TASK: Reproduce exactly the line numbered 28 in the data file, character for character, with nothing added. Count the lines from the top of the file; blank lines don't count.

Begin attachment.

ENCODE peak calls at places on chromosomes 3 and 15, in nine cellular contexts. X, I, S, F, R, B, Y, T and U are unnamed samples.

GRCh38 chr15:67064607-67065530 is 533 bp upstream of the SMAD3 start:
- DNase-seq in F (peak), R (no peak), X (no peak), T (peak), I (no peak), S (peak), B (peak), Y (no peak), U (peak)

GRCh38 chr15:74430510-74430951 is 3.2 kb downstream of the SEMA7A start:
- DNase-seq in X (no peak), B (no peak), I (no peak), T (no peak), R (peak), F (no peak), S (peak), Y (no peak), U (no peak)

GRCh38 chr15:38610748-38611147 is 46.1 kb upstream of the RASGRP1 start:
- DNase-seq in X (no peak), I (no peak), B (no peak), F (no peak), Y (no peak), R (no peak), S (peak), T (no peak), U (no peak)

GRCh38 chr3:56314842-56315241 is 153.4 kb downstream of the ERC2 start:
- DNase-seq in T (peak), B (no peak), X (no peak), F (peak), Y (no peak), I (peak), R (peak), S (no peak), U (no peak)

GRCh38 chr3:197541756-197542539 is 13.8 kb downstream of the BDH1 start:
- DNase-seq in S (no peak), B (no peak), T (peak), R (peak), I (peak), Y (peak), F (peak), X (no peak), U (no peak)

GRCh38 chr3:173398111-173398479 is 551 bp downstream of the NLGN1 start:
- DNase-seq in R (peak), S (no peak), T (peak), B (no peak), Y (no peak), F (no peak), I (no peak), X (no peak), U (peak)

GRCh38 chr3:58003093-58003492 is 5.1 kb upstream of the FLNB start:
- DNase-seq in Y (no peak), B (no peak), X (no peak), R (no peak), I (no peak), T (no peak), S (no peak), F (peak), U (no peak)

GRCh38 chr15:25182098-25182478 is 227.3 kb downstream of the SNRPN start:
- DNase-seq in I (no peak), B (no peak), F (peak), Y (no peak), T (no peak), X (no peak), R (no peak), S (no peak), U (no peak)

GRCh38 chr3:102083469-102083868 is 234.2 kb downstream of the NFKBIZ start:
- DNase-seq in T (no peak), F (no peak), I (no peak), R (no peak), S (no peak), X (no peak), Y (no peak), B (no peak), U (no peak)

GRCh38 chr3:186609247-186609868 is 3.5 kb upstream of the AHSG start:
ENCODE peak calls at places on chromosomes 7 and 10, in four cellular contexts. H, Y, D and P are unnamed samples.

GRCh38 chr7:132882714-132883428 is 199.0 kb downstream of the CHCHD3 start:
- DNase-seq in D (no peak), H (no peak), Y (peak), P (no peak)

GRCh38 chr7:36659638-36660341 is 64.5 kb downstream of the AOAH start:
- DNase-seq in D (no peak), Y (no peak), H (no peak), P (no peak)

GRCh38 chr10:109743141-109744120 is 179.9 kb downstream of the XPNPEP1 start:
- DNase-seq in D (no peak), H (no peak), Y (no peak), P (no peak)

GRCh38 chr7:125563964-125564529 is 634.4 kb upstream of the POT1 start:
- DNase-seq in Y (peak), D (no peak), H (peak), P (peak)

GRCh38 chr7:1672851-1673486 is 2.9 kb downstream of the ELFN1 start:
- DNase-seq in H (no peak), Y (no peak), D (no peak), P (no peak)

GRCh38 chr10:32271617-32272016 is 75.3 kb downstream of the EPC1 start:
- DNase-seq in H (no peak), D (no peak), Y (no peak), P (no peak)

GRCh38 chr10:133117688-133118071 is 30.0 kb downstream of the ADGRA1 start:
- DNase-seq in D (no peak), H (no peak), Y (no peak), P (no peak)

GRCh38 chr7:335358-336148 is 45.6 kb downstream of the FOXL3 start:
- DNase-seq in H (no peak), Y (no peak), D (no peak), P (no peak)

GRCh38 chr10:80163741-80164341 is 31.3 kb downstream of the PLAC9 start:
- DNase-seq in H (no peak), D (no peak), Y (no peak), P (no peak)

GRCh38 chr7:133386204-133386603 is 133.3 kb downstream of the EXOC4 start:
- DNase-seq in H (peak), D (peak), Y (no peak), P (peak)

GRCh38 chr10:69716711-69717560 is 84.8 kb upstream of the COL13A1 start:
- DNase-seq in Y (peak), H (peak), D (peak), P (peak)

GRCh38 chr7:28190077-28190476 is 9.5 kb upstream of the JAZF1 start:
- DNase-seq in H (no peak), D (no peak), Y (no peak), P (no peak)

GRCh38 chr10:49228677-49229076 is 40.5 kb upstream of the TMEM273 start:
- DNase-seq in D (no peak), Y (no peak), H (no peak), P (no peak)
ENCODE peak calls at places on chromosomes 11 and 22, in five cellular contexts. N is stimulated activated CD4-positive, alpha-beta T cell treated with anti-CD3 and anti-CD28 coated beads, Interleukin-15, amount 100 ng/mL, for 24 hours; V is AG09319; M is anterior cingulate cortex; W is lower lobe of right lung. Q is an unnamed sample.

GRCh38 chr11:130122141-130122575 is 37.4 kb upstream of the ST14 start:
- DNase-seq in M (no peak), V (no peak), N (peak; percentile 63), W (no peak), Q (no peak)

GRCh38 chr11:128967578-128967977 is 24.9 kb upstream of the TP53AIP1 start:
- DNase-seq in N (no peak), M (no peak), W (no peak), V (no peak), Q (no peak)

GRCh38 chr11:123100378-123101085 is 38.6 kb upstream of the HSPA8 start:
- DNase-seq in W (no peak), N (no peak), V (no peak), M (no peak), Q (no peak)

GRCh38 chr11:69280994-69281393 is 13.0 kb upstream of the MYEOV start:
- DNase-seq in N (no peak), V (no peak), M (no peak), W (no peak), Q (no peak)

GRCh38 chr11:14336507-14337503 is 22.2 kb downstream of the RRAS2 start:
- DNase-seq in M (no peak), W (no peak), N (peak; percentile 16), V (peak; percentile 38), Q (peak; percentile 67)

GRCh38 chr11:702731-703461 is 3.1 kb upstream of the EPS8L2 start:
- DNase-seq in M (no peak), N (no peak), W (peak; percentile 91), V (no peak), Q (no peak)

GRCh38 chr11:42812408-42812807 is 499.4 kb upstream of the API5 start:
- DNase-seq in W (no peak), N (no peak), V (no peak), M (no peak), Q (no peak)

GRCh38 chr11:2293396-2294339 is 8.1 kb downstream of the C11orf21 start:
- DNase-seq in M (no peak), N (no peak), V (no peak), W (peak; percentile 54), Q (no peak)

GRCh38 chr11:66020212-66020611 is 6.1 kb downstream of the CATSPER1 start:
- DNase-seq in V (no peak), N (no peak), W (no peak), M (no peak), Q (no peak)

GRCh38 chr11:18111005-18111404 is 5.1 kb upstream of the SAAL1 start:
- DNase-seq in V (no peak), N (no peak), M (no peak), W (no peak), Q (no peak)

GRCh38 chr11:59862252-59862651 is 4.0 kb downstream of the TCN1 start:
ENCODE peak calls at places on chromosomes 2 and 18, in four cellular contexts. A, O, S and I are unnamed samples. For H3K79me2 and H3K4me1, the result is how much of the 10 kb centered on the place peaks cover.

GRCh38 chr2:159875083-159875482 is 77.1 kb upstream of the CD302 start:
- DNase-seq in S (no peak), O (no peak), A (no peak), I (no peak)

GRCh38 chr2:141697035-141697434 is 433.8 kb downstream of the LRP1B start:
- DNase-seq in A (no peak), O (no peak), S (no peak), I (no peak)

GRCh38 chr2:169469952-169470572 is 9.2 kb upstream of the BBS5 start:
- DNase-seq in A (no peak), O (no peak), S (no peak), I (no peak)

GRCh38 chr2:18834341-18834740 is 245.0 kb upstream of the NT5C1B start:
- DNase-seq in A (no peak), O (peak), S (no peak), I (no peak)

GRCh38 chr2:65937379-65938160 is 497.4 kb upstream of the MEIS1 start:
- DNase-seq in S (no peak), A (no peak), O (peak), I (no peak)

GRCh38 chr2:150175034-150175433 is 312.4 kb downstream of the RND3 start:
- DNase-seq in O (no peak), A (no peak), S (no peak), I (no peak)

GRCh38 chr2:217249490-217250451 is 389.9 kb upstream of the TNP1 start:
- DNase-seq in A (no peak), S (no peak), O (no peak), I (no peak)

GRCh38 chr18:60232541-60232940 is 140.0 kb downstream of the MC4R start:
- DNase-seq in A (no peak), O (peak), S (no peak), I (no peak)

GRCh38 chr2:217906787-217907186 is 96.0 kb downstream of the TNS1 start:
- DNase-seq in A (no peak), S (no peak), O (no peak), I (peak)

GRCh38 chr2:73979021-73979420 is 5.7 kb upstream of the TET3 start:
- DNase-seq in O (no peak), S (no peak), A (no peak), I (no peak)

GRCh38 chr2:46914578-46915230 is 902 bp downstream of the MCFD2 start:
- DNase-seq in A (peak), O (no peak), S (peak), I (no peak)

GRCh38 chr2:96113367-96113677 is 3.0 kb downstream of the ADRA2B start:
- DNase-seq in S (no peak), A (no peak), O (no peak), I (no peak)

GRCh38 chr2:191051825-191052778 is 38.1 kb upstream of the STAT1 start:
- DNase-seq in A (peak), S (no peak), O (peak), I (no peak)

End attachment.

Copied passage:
GRCh38 chr7:125563964-125564529 is 634.4 kb upstream of the POT1 start: